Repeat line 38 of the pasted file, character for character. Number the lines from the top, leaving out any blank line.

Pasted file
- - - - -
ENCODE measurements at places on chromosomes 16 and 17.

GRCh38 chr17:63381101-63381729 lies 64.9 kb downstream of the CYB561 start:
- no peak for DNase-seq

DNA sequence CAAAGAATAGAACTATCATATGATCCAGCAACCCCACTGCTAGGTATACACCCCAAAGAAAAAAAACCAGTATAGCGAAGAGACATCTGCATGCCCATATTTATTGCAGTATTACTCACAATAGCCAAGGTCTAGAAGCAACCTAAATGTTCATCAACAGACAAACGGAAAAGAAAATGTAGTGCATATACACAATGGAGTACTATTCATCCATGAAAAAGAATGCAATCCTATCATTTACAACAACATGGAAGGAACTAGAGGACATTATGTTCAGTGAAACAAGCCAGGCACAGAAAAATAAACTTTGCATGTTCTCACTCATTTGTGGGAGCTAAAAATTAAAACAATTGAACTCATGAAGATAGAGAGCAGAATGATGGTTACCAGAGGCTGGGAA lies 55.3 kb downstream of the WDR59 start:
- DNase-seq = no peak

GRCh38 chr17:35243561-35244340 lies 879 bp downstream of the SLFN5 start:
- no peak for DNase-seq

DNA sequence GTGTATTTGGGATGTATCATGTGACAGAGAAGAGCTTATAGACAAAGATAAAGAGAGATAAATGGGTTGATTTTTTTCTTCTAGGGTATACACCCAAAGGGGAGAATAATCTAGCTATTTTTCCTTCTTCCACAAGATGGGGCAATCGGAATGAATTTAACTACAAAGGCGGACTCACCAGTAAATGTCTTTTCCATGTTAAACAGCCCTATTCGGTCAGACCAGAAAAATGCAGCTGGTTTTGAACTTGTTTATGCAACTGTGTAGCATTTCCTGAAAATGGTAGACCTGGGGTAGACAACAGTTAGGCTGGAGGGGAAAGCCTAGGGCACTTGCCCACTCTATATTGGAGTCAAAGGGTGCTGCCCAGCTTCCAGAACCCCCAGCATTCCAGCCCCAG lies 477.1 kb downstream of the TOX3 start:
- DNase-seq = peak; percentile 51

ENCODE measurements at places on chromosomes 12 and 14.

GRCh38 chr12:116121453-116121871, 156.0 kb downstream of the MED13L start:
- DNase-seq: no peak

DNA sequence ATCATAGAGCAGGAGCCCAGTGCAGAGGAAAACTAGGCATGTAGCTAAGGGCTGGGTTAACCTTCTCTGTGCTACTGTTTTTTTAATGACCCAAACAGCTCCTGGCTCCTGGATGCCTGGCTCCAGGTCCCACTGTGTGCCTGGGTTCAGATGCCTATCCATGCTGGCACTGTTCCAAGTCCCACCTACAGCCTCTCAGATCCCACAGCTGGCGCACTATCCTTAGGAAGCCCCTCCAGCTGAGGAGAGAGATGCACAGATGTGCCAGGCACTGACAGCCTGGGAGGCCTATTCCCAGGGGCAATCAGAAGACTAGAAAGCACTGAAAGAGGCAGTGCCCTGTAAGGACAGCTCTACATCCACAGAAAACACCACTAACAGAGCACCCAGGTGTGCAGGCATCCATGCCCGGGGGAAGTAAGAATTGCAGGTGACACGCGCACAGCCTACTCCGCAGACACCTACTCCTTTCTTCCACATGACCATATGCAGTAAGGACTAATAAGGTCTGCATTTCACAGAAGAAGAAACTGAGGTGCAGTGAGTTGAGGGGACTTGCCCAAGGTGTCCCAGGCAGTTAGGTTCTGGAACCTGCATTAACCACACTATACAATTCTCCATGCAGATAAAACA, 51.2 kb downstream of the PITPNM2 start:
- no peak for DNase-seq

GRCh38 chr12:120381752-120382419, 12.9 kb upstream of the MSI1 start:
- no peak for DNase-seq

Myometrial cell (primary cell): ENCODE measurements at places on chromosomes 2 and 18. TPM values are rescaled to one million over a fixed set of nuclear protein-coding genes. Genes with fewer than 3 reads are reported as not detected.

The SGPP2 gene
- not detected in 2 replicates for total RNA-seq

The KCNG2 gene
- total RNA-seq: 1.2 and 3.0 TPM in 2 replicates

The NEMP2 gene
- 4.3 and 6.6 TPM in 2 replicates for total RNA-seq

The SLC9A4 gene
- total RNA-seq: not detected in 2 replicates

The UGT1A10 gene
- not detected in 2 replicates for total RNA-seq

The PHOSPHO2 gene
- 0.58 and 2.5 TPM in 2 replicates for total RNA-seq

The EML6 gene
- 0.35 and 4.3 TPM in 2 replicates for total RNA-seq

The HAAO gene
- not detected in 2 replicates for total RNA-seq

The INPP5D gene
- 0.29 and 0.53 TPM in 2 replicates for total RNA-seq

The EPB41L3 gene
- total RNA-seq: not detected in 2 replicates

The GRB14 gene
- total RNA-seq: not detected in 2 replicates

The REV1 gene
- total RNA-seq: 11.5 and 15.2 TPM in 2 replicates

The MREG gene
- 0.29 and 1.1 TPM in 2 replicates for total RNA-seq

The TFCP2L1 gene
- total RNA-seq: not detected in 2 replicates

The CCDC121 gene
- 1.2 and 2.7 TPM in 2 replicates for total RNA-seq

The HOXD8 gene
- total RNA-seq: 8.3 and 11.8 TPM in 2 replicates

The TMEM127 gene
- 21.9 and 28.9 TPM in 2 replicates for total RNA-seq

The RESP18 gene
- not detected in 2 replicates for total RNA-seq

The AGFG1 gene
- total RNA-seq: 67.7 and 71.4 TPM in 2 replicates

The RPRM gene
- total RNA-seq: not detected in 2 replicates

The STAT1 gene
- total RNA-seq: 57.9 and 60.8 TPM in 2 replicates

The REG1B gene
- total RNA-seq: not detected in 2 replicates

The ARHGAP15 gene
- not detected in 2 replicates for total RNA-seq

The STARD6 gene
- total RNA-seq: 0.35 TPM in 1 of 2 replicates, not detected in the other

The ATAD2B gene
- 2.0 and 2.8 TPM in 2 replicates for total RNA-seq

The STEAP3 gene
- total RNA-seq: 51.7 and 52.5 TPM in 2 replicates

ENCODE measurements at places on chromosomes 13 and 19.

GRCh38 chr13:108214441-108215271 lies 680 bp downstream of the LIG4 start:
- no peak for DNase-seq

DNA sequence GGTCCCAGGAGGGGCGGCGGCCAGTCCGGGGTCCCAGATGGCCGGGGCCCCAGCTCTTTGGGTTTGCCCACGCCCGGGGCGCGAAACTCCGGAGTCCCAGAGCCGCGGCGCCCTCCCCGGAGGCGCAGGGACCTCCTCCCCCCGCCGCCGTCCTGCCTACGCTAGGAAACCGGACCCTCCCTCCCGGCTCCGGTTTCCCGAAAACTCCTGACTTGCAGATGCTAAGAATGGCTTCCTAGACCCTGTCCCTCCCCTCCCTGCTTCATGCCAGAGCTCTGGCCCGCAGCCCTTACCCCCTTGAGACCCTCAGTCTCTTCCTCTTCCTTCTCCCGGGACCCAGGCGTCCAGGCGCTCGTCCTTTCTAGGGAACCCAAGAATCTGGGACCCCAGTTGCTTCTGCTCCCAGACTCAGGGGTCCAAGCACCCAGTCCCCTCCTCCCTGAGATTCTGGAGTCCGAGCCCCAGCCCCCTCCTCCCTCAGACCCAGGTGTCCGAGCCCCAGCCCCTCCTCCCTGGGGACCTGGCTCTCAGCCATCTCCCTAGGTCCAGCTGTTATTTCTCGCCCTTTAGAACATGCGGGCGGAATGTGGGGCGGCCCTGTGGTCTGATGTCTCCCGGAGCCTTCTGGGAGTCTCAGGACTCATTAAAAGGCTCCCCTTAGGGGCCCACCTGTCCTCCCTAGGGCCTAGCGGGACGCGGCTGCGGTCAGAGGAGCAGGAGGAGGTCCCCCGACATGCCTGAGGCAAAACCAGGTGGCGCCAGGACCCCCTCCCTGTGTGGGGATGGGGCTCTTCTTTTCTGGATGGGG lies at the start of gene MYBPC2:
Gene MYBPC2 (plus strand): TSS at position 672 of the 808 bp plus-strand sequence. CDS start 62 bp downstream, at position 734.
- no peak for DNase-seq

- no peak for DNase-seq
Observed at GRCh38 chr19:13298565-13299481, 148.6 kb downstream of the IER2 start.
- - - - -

The GRB14 gene